In Which Ursula Contemplates Death and Feels Oddly Better About Her Own Mortality

So today I was moping and thinking about Loki passing this mortal coil, which of course he’ll do eventually, even if we weather this particular crisis. And I found myself glumly thinking that benevolence is undoubtedly the rarest commodity in nature, and thus it’s probably not terribly likely, if there’s an afterlife, that there is some benevolent being who’s sole job in the universe is to pick up newly departed cats and snuggle ’em.

Then again, if I was running the cosmos, there would be, damnit. A whole legion of ’em.

And I guess that’s at the heart of the whole fear–I’ll miss Loki myself, naturally, but one of my great worries is that when he goes to whatever fate awaits cats, he’ll be scared or lonely or something. And of course we don’t know. I have been spammed the bit about the Rainbow Bridge fifty zillion times, and it’s all wish-fulfillment. And so, unfortunately, are a lot of major religions–the fundamental fact is that nobody knows what happens. Death is that great mystery. Immortality of the soul is something that so many people want so badly that you gotta be automatically suspicious of people selling it–like Piltdown man, it’s so much what we’d like to believe that we gotta be sure to check all the teeth and turn our beady eyes on peddlers of such and go “And you found this where exactly?”

And I thought about Loki, and worried about him, because I will swear up down and sideways that if I have anything like a soul, Loki does as well–anyone who thinks that animals don’t have souls and humans do has not spent enough time with an animal. I may be a lot smarter and possessing opposable thumbs, but we’re still both mammals and take the same pleasure in a good meal and a good snuggle, and I’m pretty sure that on an absolute scale, his tireless sentry duty against the dead leaves is just as important as my attempts to make art–we’re both just doin’ what we think is neccessary. But like they say, we’re all in this together, but we all die alone. And not being able to change that fundamental fact, or even communicate with the cat about it, I worry about Loki, who is dumber than a box of rocks and well-meaning and loves everybody and hates travel. He’s not equipped for scary journeys into the light! He’s barely equipped to journey from the food dish to the litterbox and back!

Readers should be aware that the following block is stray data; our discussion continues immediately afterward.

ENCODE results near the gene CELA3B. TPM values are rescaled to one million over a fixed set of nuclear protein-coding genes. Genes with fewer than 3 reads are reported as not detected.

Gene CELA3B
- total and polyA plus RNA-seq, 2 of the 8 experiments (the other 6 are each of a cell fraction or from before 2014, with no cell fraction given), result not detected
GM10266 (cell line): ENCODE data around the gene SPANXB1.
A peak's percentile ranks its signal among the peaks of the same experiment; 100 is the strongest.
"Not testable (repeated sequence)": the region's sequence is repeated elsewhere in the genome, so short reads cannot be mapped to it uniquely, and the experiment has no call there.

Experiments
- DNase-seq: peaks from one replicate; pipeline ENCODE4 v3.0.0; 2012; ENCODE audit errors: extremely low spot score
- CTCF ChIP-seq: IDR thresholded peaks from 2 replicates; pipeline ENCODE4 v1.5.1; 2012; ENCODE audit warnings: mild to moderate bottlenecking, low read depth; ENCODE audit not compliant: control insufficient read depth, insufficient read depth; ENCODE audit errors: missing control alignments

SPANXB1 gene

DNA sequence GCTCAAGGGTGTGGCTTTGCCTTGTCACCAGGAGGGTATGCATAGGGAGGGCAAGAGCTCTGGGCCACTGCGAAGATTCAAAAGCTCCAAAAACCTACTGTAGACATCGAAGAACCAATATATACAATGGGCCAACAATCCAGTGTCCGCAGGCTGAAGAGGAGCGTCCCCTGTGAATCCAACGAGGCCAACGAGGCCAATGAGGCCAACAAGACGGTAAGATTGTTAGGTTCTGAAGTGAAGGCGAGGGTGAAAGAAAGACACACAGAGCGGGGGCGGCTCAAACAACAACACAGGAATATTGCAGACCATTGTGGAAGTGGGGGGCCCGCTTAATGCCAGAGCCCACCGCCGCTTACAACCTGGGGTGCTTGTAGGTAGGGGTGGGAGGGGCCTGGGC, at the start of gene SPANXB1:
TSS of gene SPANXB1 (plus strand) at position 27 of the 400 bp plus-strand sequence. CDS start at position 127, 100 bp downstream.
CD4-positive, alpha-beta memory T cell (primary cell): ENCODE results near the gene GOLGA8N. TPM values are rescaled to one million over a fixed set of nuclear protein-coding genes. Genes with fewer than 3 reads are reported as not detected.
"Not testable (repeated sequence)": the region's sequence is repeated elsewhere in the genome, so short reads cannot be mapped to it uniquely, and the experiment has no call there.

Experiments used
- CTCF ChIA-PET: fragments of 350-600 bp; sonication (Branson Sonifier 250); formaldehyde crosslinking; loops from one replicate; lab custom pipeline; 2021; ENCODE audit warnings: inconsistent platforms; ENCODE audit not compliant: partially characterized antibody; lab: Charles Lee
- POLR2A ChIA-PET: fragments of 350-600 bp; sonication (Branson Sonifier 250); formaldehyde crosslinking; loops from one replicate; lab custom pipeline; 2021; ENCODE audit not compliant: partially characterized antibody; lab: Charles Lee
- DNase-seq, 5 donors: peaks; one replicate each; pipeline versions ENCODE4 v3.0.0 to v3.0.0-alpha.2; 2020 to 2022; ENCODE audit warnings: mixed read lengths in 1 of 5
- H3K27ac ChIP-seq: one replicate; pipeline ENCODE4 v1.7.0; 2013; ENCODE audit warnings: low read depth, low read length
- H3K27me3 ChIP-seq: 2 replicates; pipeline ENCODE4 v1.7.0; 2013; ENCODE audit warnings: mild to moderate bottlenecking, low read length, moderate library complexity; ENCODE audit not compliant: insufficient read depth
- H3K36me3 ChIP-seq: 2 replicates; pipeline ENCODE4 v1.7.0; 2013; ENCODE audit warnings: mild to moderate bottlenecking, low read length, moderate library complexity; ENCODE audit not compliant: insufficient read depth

In a weird, selfish sort of way, though, realizing this fear made me feel strangely better about my own demise, which fear preys on me occasionally. Because that’ll probably be scary and weird and not at all like I’d imagine, but–I am suddenly much more relaxed of my ability to handle it. There’s nothing like worrying about someone’s ineptitude to make you feel competent. Even if I’m scared, I’m at least a sentient being with problem solving skills who does not routinely get stuck behind the TV. Given, I’m a lot more likely to have a horrified great-I’m-dead realization that the cat is unlikely to experience, but as long as there’s no parallel parking component and I am not required to solve quadratic equations without scratch paper, I’ll hopefully be able to handle it.

This is probably the weirdest peace I’ll ever make with the cosmos, and did not stop me from cheering wildly when Loki ate a little canned food this evening, but still, you take what you can get.

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